SCRIPT on SCRIPT: Sept/Oct 2010 Pt. 1

For those of you who haven’t read Jim Cirile’s article, 10 Big Mistakes … in the September/October edition of Script, definitely check it out. It’s great advice I wish I had heard before my writing partner and I landed our agent a couple years ago. I’ve given some of this very advice to friends on the verge of acquiring managers or agents, but unfortunately only because I learned it through painful experience. If I may, I’d like to add Mistake #11: Know when they ain’t feelin’ it.

Just because you write a spec doesn’t mean your reps are going to hand it out to Will Ferrell. Their name is on the line too. This is something I’ve learned recently based on an experience my writing partner and I had. We wrote a spec a year ago, which received a lackluster response from our agent and manager. They had us do a couple re-writes and ultimately decided to send it out to six companies who already liked us based on our last script they had read. Only six, since the spec market sucked at the time — after all, even specs with big attachments weren’t selling (something your agent says to downplay your hopes when your spec really isn’t that good). All six companies passed on our spec, and our reps never sent it out much beyond that. My partner and I were very frustrated at the time and fell into Jim’s Mistake #7, constantly trying to push a script once it’s been passed on, but I eventually realized what was in our own best interests — and our reps’. As new writers in town, why damage our name with a spec that was most likely not going to sell?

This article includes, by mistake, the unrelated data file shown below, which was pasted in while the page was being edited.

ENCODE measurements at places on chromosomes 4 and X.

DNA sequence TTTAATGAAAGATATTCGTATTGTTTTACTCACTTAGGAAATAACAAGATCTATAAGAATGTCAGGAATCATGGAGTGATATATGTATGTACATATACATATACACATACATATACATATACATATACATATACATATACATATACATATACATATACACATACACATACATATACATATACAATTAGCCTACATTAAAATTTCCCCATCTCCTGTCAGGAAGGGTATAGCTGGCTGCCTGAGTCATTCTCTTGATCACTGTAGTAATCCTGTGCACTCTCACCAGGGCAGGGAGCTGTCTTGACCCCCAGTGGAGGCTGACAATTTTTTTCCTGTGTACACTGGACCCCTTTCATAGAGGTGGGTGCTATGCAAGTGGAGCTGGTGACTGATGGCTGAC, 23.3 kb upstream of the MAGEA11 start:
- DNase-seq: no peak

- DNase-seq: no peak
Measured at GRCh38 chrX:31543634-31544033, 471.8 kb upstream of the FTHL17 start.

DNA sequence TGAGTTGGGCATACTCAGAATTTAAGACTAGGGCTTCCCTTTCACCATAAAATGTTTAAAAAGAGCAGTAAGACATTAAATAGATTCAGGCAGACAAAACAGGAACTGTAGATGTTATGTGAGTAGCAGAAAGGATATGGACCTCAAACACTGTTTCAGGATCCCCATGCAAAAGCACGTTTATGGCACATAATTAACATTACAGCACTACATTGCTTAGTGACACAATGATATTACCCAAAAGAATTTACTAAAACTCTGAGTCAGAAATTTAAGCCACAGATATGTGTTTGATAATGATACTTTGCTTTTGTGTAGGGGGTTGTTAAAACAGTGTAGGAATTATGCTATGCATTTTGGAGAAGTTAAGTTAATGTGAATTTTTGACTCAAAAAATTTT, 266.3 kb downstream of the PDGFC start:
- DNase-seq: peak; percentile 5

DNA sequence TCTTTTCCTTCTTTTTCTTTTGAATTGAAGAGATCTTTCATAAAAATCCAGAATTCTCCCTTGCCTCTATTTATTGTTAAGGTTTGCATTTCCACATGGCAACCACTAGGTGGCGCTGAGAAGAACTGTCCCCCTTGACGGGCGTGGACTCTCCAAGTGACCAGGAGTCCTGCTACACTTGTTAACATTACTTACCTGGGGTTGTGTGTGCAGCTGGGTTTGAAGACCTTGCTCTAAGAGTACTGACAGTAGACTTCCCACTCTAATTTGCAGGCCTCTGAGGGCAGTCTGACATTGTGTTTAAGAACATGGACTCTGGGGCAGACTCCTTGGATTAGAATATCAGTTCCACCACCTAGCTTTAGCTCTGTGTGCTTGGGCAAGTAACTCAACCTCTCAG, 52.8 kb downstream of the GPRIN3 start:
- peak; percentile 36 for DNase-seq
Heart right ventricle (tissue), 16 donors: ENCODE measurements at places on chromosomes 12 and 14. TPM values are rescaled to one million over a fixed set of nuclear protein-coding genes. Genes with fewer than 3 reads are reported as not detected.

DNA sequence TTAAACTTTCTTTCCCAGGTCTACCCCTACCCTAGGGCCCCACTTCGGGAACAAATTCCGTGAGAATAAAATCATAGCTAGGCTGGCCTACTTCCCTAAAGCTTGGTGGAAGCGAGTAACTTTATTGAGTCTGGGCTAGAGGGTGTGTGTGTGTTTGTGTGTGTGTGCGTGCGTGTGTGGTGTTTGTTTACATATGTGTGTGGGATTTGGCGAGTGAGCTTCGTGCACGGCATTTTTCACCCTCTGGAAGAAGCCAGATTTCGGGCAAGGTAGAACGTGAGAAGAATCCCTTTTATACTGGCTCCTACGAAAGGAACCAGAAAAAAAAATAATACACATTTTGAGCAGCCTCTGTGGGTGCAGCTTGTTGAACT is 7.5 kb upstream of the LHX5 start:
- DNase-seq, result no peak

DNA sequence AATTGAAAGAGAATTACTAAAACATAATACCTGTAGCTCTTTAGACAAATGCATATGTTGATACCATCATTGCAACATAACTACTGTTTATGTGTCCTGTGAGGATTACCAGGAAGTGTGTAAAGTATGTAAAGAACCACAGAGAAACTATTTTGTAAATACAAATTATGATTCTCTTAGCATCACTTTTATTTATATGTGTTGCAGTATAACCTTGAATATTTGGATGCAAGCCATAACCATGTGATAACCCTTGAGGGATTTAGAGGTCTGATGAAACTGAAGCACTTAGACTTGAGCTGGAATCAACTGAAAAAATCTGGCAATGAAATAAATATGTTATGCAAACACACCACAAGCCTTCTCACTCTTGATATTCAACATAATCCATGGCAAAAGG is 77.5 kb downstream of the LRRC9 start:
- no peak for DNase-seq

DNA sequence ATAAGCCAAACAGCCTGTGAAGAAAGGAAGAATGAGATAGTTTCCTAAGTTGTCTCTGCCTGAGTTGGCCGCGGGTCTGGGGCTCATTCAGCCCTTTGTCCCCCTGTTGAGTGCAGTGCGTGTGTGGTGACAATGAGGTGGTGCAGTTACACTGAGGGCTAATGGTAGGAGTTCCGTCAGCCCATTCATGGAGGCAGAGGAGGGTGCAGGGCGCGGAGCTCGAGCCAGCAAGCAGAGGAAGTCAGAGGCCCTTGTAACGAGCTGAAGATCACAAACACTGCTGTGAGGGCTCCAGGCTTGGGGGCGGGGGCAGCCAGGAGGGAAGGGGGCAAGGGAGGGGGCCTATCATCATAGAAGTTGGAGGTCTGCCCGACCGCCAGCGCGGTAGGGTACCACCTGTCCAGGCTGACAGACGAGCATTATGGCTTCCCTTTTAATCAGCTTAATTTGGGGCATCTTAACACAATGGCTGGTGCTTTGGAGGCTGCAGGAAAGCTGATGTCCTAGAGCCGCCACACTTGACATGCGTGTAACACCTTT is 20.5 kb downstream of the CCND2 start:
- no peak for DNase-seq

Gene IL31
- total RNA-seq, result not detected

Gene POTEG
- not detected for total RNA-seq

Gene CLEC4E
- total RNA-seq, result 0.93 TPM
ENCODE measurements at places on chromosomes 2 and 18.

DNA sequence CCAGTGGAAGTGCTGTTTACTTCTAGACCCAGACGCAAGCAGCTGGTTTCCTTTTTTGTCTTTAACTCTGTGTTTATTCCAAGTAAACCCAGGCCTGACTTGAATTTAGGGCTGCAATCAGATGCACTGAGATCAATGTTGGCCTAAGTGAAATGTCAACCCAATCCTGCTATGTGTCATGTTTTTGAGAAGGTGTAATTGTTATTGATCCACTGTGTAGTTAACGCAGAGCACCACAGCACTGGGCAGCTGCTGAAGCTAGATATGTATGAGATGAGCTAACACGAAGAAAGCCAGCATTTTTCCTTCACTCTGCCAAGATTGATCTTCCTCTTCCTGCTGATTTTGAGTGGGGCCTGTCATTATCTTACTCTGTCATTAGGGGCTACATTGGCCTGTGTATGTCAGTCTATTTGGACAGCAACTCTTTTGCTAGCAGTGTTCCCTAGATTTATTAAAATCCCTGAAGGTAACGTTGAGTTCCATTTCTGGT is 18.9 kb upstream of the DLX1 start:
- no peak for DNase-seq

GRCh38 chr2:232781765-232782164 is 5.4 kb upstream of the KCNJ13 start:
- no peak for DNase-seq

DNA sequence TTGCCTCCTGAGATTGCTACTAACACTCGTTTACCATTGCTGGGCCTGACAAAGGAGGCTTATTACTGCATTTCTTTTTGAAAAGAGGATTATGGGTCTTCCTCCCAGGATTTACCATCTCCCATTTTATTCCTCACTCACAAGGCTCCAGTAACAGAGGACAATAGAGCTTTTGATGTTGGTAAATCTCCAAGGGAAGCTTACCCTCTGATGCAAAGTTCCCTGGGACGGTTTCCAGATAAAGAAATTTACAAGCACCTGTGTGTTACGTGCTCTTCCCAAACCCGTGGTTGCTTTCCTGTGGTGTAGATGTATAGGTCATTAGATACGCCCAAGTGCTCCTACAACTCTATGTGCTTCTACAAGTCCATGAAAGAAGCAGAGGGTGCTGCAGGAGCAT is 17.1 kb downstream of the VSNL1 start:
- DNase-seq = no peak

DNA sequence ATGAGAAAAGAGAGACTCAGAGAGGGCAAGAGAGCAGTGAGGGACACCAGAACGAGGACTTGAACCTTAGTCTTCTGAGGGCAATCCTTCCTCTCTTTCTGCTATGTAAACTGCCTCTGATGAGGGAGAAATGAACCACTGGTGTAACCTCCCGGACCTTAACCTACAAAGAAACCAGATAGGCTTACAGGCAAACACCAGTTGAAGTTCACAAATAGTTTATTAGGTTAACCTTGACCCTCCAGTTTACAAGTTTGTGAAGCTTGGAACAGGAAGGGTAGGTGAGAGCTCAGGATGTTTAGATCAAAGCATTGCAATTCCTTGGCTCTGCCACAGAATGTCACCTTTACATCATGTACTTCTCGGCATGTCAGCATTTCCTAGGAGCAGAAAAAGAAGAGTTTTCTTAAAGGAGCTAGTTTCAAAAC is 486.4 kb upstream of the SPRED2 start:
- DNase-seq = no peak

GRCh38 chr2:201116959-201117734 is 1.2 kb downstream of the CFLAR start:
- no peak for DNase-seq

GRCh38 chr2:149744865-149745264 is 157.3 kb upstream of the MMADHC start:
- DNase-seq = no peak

I didn’t learn the lesson fully until recently when my partner and I finished another spec which received a much more enthusiastic response from our reps. They were immediately more willing to send it around internally, and now are already starting to send it out to the industry. So with our spec from last year, it’s not that they didn’t believe in us — they were just looking out for our career. With our current spec, they have confidence they can attach actors, so it’s full-steam ahead. Know when you’ve done your job, and be willing to move on when you missed the mark.

The only mistake that Jim suggests that I take issue with is#10 — “Is your concept sponge … er, movie-worthy?” Basically, he says “can you see it on the marquee?” I don’t think this is always the case. I think a good follow-up article to this one would be “How to deal differently with your manager and your agent.” When my partner and I first began working creatively with our manager, we attempted to impress him by presenting a slew of new loglines, all of which were ultra-high concept and marquee ready. But luckily, he encouraged us to back off because our first sample script that had been read around town had a distinct voice and was more character-based. He knew what execs would be looking for from us, and didn’t want us to fall off track. To me, this is the sign of a great manager. Our current spec is still very marketable (and hopefully will show up on the marquee), but based on his advice, still contains our voice and is grounded in character. We could’ve churned out some real crap had we been encouraged to simply write for the marquee. However, I still think Mistake #10 is good advice if you can find the right balance and you have the right guidance from your rep. What do you think?

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